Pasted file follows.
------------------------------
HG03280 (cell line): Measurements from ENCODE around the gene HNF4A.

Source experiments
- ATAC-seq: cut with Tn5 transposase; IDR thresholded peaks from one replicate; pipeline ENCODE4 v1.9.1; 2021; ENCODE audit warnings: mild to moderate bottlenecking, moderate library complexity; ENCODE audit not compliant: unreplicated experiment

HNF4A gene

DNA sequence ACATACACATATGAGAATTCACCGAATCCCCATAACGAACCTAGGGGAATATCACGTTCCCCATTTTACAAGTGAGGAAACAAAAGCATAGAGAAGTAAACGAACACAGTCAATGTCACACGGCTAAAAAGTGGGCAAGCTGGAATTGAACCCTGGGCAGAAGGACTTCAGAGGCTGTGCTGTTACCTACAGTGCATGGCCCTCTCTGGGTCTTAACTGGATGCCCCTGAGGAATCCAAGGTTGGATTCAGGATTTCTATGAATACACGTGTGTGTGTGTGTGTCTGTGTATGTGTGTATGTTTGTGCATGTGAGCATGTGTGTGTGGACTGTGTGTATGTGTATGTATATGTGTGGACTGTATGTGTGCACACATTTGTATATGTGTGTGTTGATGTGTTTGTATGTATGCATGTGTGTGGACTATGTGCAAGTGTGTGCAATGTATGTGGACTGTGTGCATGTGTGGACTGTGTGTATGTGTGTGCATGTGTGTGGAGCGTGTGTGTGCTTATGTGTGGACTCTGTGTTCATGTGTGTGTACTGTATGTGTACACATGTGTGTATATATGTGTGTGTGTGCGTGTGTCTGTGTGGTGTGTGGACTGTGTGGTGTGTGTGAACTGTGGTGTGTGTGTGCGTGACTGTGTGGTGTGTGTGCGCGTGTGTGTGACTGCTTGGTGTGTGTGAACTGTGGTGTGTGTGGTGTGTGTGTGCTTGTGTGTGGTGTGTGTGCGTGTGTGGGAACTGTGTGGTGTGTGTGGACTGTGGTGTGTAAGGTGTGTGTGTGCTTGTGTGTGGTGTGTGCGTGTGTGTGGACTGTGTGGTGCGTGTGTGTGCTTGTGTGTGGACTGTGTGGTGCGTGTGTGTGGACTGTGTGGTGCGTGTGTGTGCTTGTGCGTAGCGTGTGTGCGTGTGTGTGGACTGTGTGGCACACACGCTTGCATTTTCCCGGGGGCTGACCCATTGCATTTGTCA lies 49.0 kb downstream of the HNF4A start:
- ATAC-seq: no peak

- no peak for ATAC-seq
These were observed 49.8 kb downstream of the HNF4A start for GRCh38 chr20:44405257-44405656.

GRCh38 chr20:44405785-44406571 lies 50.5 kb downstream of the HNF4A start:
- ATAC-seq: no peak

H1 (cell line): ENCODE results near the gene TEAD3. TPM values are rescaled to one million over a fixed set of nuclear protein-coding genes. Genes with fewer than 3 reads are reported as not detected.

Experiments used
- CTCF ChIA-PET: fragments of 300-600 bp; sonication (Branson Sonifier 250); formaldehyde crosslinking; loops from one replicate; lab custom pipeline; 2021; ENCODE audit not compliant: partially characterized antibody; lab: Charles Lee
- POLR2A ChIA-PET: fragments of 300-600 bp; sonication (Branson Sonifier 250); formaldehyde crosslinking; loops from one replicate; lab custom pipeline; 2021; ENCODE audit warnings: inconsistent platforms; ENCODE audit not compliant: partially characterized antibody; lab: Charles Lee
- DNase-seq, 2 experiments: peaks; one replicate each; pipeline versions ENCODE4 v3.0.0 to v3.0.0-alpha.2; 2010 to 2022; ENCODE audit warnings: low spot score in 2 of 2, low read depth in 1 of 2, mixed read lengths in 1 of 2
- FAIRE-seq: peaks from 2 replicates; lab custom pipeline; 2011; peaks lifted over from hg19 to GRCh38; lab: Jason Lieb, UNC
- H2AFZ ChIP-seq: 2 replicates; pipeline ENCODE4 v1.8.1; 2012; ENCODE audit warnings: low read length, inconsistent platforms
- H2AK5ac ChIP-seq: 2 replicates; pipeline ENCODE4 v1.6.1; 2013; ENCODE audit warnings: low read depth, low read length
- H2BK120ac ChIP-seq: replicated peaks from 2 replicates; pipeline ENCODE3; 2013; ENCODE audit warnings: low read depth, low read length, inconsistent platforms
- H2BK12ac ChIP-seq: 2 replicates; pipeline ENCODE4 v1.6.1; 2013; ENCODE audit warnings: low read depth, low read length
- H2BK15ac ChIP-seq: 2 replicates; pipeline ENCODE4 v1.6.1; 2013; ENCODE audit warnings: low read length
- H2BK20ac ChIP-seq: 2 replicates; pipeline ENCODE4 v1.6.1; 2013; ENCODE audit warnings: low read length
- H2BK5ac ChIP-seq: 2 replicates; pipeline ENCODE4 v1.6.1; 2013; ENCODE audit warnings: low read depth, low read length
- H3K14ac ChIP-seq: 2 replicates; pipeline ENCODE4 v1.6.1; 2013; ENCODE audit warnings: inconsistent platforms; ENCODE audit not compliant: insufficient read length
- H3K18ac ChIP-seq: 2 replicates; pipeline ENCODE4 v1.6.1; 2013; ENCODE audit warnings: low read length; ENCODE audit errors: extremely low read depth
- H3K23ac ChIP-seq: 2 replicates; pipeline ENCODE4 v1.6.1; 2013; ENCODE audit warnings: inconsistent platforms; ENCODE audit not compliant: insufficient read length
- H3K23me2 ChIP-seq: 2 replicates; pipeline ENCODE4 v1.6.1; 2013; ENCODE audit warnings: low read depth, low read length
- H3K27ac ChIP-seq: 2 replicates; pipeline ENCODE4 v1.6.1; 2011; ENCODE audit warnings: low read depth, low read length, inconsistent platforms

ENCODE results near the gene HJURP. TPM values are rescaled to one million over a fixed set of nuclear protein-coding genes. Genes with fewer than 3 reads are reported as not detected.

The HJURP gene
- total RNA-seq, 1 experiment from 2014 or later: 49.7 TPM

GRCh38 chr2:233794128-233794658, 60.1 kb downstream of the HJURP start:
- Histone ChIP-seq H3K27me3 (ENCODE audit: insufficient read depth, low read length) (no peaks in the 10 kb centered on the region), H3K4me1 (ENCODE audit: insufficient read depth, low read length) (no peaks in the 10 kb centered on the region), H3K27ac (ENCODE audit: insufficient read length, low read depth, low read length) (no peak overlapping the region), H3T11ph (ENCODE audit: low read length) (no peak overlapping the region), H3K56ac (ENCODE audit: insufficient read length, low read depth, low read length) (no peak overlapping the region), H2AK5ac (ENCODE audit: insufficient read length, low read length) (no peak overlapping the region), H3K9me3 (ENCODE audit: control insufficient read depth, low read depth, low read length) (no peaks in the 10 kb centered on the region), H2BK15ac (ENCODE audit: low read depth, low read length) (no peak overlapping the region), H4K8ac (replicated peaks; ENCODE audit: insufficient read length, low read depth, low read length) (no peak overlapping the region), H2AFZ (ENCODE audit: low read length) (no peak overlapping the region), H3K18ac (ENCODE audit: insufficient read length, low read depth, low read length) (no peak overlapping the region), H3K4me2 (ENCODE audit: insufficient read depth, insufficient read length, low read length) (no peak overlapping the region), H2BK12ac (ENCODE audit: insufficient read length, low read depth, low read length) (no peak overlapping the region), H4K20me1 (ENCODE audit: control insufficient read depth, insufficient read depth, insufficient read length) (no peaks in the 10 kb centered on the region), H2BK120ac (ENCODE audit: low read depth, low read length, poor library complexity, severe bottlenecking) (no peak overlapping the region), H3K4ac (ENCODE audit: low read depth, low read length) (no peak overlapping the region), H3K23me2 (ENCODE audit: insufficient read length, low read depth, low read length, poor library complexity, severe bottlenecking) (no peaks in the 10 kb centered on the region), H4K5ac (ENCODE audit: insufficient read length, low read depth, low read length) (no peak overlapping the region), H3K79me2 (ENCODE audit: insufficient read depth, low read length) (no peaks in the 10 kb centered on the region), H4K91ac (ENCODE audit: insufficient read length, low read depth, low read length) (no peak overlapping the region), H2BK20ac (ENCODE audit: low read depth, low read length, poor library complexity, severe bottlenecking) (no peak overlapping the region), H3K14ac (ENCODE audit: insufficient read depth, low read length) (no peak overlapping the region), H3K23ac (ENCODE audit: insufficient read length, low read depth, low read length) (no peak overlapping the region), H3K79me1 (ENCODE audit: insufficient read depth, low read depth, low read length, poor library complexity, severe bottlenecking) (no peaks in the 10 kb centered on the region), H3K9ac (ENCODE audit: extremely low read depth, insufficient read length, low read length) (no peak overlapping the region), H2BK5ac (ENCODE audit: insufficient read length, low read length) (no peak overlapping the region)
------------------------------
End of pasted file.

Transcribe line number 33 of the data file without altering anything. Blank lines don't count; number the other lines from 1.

- Histone ChIP-seq H3K27me3 (ENCODE audit: insufficient read depth, low read length) (no peaks in the 10 kb centered on the region), H3K4me1 (ENCODE audit: insufficient read depth, low read length) (no peaks in the 10 kb centered on the region), H3K27ac (ENCODE audit: insufficient read length, low read depth, low read length) (no peak overlapping the region), H3T11ph (ENCODE audit: low read length) (no peak overlapping the region), H3K56ac (ENCODE audit: insufficient read length, low read depth, low read length) (no peak overlapping the region), H2AK5ac (ENCODE audit: insufficient read length, low read length) (no peak overlapping the region), H3K9me3 (ENCODE audit: control insufficient read depth, low read depth, low read length) (no peaks in the 10 kb centered on the region), H2BK15ac (ENCODE audit: low read depth, low read length) (no peak overlapping the region), H4K8ac (replicated peaks; ENCODE audit: insufficient read length, low read depth, low read length) (no peak overlapping the region), H2AFZ (ENCODE audit: low read length) (no peak overlapping the region), H3K18ac (ENCODE audit: insufficient read length, low read depth, low read length) (no peak overlapping the region), H3K4me2 (ENCODE audit: insufficient read depth, insufficient read length, low read length) (no peak overlapping the region), H2BK12ac (ENCODE audit: insufficient read length, low read depth, low read length) (no peak overlapping the region), H4K20me1 (ENCODE audit: control insufficient read depth, insufficient read depth, insufficient read length) (no peaks in the 10 kb centered on the region), H2BK120ac (ENCODE audit: low read depth, low read length, poor library complexity, severe bottlenecking) (no peak overlapping the region), H3K4ac (ENCODE audit: low read depth, low read length) (no peak overlapping the region), H3K23me2 (ENCODE audit: insufficient read length, low read depth, low read length, poor library complexity, severe bottlenecking) (no peaks in the 10 kb centered on the region), H4K5ac (ENCODE audit: insufficient read length, low read depth, low read length) (no peak overlapping the region), H3K79me2 (ENCODE audit: insufficient read depth, low read length) (no peaks in the 10 kb centered on the region), H4K91ac (ENCODE audit: insufficient read length, low read depth, low read length) (no peak overlapping the region), H2BK20ac (ENCODE audit: low read depth, low read length, poor library complexity, severe bottlenecking) (no peak overlapping the region), H3K14ac (ENCODE audit: insufficient read depth, low read length) (no peak overlapping the region), H3K23ac (ENCODE audit: insufficient read length, low read depth, low read length) (no peak overlapping the region), H3K79me1 (ENCODE audit: insufficient read depth, low read depth, low read length, poor library complexity, severe bottlenecking) (no peaks in the 10 kb centered on the region), H3K9ac (ENCODE audit: extremely low read depth, insufficient read length, low read length) (no peak overlapping the region), H2BK5ac (ENCODE audit: insufficient read length, low read length) (no peak overlapping the region)